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Tennessee Man to Receive $1Million After His Exoneration

Paying the dire consequences for a crime you committed is bad enough, how much more if you’re innocent? Spending your life in imprisonment due to mistaken identity can become one of the adversest experiences a person can have.

The subsequent fight to clear one’s name could also be equally taxing. Wrongful convictions cause injustice to the accused and delays true justice as the real culprit remains free. One Tennessee man, however, proved that his fight paid off after battling for years to secure his freedom.


Lawrence McKinney together with Bill Haslam, the governor granted exoneration to McKinney

Lawrence McKinney, now 61 years old, spent 31 years in prison when he convicted wrongfully for harassment and burglary. However, a few years after, the new DNA evidence cleared him of the crime and he was eventually released in 2009. As of December 2017, Tennessee Governor Bill Haslam exonerated McKinney, overturning the Tennessee Board of Parole’s former recommendation.

The Tennessee Board of Claims awarded McKinney $1 million, the maximum amount the state allows, in compensation. This is the second time the board made such payment upon exoneration since the state crafted the legislation in 2004. McKinney and his forensic team applied twice for executive exoneration but both petitions were unsuccessful. In 2016, in his second application, the board voted unanimously against recommending exoneration with one member stating the DNA evidence was incomplete.


Gov. Haslam, however, believed that McKinney was innocent according to the judicial system. He appreciated board’s effort, but he deferred to the court’s decision on the case. As the board only makes recommendations, the governor can either deny, grant, or choose not to act upon clemency requests.  The high court stated that McKinney collected an upfront payment of $353,000 to cover lawyer’s fees, debts, and a vehicle purchase. The remaining $647,000 will be paid in monthly installments of $3,350 for the next ten years.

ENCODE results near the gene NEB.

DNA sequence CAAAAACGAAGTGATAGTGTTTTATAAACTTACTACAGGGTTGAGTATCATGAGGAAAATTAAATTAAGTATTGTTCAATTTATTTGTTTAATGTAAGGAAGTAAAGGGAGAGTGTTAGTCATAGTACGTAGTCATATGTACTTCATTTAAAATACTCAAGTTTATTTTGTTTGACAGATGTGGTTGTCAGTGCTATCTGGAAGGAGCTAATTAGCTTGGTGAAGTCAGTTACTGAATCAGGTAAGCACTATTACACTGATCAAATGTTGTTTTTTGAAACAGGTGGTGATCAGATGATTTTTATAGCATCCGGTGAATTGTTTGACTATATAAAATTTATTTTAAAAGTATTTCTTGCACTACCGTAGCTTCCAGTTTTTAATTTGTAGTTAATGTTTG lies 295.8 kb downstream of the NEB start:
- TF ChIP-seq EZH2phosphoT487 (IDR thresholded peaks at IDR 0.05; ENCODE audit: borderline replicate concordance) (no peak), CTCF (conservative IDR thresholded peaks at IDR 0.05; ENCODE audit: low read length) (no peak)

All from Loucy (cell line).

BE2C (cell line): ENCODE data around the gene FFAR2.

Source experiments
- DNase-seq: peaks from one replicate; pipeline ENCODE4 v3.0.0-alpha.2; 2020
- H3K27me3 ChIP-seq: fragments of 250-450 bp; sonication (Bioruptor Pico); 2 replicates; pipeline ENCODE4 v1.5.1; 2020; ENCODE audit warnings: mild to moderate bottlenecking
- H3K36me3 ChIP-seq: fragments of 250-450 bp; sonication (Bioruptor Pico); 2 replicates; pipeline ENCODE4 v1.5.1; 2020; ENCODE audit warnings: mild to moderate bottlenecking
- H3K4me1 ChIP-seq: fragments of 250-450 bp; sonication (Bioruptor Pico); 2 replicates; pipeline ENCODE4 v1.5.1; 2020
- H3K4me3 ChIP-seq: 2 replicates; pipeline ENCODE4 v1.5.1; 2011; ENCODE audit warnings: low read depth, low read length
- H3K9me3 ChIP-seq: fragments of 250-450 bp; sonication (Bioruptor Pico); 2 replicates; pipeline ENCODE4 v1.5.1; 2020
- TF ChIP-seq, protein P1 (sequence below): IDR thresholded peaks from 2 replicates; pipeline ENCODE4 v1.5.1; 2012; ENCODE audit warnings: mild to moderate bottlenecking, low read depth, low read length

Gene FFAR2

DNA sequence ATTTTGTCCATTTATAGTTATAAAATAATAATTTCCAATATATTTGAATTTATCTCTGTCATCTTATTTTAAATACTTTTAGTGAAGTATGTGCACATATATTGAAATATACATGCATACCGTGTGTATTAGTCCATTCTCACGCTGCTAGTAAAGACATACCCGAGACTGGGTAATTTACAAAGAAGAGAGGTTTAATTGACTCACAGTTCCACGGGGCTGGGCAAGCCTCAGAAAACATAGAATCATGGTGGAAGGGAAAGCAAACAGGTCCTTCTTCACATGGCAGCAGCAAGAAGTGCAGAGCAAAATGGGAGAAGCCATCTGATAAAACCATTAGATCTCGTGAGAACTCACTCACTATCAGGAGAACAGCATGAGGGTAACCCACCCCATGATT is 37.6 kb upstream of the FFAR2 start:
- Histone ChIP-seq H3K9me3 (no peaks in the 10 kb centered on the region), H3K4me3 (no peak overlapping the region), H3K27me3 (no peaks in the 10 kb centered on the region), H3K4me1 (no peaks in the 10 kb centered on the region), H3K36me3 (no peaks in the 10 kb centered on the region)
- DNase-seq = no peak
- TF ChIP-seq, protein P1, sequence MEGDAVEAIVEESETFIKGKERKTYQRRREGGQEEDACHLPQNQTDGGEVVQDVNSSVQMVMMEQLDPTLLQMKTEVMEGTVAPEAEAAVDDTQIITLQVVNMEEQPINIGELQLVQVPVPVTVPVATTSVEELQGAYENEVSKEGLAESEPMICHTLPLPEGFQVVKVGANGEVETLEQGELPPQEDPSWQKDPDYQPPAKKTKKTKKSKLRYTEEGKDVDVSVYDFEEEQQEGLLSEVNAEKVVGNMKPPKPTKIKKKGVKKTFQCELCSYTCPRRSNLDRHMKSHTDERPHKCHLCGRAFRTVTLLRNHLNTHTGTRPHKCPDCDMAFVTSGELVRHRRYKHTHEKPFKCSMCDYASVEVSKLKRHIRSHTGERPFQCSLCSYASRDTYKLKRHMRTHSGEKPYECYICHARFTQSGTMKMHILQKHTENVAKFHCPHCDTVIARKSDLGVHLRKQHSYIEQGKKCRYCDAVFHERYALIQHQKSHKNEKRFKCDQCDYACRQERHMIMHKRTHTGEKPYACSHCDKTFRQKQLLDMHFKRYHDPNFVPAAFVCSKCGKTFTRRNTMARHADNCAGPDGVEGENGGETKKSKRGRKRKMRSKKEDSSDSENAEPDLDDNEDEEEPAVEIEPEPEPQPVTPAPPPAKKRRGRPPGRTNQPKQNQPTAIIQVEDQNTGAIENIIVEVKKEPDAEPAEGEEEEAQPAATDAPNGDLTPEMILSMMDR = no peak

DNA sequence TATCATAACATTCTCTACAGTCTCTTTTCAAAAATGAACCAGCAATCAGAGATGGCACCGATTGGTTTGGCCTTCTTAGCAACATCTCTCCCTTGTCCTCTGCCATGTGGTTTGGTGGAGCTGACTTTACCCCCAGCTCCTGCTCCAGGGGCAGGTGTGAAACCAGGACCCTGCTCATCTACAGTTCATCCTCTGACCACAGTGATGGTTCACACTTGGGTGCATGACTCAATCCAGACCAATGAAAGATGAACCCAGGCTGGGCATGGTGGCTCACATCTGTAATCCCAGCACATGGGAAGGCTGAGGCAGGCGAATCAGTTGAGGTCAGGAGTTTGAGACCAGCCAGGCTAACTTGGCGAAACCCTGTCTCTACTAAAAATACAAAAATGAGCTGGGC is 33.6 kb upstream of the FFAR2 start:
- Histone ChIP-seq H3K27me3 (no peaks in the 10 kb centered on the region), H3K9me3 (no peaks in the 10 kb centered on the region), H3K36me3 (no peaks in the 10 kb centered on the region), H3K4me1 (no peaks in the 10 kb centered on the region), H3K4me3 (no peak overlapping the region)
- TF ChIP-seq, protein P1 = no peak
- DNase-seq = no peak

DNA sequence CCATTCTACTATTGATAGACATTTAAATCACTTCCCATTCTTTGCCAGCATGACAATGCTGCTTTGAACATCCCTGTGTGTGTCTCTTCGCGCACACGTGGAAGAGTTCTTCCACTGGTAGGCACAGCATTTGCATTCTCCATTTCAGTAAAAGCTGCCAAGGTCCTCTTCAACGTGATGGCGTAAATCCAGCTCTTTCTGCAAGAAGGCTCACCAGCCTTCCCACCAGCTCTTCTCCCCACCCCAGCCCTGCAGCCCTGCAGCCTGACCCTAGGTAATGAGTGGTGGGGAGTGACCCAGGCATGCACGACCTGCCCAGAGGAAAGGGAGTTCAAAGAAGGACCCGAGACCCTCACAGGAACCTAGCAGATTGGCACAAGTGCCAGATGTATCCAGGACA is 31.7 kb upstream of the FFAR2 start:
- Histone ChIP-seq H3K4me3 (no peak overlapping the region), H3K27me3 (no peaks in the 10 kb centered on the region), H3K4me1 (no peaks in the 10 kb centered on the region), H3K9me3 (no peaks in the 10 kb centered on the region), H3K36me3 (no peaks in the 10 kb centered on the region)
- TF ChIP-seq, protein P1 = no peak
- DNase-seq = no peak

The Case

On June 22, 1978, McKinney received a sentence a total of 110 years imprisonment when a mauled victim accused him as her attacker. According to her testimony, she was mauled by two men in her apartment in Memphis. She identified McKinney and another named Michael Yancy in court.

The policemen arrested the two in Yancy’s apartment and both suspects claimed they spent the night drinking and watching television. The two say they never left the apartment when the crime happened. The Shelby County Criminal Court found both men guilty and sentenced the two to 100 years imprisonment for mauling and a decade for burglary.

Fighting for his Innocence

McKinney and his team submitted a new DNA evidence in 2008, approximately 30 years after his conviction. Stain samples found at the crime scene indicated that it belonged to three people, but none matched McKinney. This lead to his subsequent release in July of 2009. After his release from prison, McKinney sought executive exoneration but the Board of Parole voted against it. Then Governor Phil Bredesen also did not act upon the request.

McKinney’s legal team made another attempt in 2016 to clear his name, but it was futile. Tim Gobble, who presided over the hearing, raised McKinney’s lengthy disciplinary record during his time in jail. Gobble also questioned the new evidence which aided McKinney’s release.

Tim Gobble raised McKinney’s disciplinary record during the hearing

The Board also questioned him on his admissions to the crime made on a parole hearing after 28 years in prison. McKinney said that the admissions were only made in hopes of getting released. Gobble, however, questioned whether he was telling the truth.

The board, in the end, unanimously voted not to exonerate and submitted their recommendation to the governor’s office soon after. McKinney remained upbeat after the hearing as they considered appealing directly to the governor. The exoneration was granted to McKinney, and the state will now have to pay a just compensation equivalent to the moral and legal damages he suffered during his imprisonment.

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